Actionable insights straight to your inbox


European Commission Lowers Eurozone’s Economic Forecast for 2021

The revised forecast calls for 3.8% growth in 2021 and 2022 for the eurozone and 3.7% growth this year and 3.9% growth next year in the European Union.

Image source: European Commission, Feb. 11, 2021

The European Commission revised its outlook for the eurozone’s economic recovery, projecting a lower growth rate for this year as a second wave of the COVID-19 pandemic has triggered another round of lockdowns.

In its winter interim economic forecast released Thursday, the Brussels-based institution also revised projections for next year, saying 2022’s growth will be stronger than initially expected due to more widespread vaccination rollouts and loosened social restrictions. 

As a result, economic output should reach its pre-pandemic level by the middle of next year – sooner than the previous forecast, which projected recovery would not be complete until 2023.

According to the outlook, the 19-member eurozone will grow by 3.8% this year and at the same pace next year, after a 6.8% drop in 2020. The previous forecast issued in November 2020 called for 4.2% gross domestic product (GDP) growth for 2021 and 3.0% in 2022.

Economic activity in the wider 27-nation European Union is projected to increase 3.7% this year and 3.9% in 2022, following last year’s 6.3% decline.

France and Spain will see the strongest growth this year of 5.5% and 5.6%, respectively, and will be among the highest growth countries in 2022. Last year, France’s GDP dropped more than 8%, while Spain saw an 11% contraction.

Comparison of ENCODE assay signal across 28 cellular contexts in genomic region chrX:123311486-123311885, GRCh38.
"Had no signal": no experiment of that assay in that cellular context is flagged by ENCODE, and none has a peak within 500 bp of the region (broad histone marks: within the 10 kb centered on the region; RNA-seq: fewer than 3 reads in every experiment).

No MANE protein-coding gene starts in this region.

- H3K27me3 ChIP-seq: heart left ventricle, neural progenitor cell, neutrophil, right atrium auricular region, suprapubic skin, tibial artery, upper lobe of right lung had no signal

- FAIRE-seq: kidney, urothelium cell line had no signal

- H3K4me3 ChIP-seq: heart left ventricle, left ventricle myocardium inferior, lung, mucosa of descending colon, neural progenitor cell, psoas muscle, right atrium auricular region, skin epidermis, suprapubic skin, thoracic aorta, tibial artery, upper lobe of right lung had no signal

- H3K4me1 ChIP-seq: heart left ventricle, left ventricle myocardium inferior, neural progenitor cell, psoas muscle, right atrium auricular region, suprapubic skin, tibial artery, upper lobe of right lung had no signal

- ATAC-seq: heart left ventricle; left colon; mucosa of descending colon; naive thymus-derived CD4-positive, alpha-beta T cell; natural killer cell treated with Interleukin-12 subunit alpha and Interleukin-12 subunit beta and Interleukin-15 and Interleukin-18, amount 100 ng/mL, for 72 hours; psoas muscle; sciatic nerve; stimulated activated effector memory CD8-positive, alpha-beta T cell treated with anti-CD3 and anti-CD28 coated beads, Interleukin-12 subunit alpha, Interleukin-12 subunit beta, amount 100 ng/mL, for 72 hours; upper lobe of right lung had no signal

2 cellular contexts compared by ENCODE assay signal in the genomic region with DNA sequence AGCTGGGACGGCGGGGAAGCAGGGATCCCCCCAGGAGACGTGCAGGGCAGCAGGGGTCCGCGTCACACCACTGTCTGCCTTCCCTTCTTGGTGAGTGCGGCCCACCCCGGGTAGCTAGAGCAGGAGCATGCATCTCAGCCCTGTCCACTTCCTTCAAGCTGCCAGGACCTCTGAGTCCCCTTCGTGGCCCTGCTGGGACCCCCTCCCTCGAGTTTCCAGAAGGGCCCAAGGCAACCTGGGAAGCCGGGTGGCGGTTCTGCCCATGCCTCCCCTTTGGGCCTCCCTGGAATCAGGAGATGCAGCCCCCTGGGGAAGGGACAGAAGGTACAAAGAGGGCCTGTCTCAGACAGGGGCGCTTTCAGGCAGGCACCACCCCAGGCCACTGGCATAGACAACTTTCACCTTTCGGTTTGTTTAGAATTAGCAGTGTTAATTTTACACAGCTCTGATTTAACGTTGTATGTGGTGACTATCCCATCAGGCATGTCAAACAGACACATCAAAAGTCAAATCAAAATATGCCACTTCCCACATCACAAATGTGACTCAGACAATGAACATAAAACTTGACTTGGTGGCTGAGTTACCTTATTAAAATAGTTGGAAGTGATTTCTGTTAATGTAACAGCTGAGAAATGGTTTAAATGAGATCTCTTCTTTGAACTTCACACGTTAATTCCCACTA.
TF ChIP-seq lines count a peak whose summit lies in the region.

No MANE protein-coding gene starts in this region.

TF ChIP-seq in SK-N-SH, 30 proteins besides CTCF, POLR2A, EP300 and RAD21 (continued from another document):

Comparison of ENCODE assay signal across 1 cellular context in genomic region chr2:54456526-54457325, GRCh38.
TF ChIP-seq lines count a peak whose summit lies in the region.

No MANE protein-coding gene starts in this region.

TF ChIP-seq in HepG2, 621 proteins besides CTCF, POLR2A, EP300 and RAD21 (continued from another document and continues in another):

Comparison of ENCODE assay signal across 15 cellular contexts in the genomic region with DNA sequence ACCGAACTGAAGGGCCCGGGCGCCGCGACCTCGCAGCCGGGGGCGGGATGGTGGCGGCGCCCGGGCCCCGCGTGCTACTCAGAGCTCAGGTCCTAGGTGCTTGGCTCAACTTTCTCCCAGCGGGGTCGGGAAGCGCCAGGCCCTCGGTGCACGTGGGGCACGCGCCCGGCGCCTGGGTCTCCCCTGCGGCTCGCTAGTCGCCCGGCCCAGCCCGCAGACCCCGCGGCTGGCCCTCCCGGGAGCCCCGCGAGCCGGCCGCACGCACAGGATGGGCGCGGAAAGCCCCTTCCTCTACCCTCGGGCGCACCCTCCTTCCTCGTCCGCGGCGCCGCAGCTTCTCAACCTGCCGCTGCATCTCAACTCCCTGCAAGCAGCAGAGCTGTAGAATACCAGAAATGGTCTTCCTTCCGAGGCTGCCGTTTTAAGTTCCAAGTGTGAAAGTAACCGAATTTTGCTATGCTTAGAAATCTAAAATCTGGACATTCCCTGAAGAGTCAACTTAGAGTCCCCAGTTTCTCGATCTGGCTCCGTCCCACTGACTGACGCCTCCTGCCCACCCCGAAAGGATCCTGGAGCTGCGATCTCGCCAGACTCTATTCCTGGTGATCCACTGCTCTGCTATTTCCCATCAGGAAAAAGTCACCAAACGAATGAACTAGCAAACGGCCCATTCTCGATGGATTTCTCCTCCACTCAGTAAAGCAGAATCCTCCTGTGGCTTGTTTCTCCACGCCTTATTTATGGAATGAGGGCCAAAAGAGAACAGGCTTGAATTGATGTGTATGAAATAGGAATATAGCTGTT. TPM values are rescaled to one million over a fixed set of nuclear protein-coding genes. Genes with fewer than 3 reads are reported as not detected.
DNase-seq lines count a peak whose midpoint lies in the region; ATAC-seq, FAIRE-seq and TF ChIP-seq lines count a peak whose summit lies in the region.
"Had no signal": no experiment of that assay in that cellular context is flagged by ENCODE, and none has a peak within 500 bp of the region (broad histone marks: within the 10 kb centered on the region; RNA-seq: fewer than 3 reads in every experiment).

According to the outlook, growth is expected to pick-up moderately during the second quarter and more vigorously in the third, led by consumer spending, as well as global trade, as vaccination efforts ramp up.

Paolo Gentiloni, European Commissioner for Economy, said in a press release, “Europeans are living through challenging times. We remain in the painful grip of the pandemic, its social and economic consequences all too evident. Yet there is, at last, light at the end of the tunnel.”

The projections, however, “are subject to significant uncertainty and elevated risks, predominately linked to the evolution of the pandemic and the success of vaccination campaigns," according to the forecast.

Valdis Dombrovskis, European Trade Commissioner and Executive Vice-President for An Economy that Works for People, said a “strong European response” remained vital to tackling the broader impact of the crisis, including job losses, a weakened corporate sector and rising inequalities. 

“We will still have a great deal to do to contain the wider socio-economic fallout,” he said.


Source: Equities News




The implications of the dollar potentially losing its status as the global reserve are numerous. Obviously, there may be currency risks, and decreased demand for U.S. Treasuries could lead to rising interest rates. I would also expect to see massive commodity price swings.
Many of us economy-watchers have been expecting recession, though with significant differences on odds and timing. Regardless, recent banking developments just made recession more likely and may have accelerated its onset.
Many people think of position size in terms of how many shares they own of a particular stock. But it’s much smarter to think of it in terms of what percentage of your total capital is in a particular stock.